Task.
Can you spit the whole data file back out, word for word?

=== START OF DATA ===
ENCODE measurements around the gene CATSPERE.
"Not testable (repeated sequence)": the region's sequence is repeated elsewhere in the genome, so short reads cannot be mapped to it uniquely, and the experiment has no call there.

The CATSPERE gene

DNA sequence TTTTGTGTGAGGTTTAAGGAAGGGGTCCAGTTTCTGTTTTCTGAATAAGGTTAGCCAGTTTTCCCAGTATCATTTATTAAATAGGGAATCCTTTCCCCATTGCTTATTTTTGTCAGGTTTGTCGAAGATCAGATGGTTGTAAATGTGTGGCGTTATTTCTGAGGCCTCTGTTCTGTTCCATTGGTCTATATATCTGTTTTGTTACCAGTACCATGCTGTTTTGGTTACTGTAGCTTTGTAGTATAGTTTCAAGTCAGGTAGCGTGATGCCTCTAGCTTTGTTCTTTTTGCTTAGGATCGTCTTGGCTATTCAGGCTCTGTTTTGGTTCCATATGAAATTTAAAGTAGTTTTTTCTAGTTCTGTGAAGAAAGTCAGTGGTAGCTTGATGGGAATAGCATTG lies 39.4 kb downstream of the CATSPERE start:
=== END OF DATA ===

ENCODE measurements around the gene CATSPERE.
"Not testable (repeated sequence)": the region's sequence is repeated elsewhere in the genome, so short reads cannot be mapped to it uniquely, and the experiment has no call there.

The CATSPERE gene

DNA sequence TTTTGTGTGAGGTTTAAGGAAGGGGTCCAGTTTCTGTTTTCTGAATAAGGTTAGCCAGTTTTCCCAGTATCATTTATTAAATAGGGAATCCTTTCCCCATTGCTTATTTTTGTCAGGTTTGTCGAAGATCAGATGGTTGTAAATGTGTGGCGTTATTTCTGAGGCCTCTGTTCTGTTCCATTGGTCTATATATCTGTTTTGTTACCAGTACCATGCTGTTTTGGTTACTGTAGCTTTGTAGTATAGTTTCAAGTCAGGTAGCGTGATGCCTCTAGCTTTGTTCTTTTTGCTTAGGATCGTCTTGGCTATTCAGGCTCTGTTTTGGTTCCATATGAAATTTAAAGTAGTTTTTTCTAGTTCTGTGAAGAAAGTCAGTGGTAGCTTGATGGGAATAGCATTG lies 39.4 kb downstream of the CATSPERE start: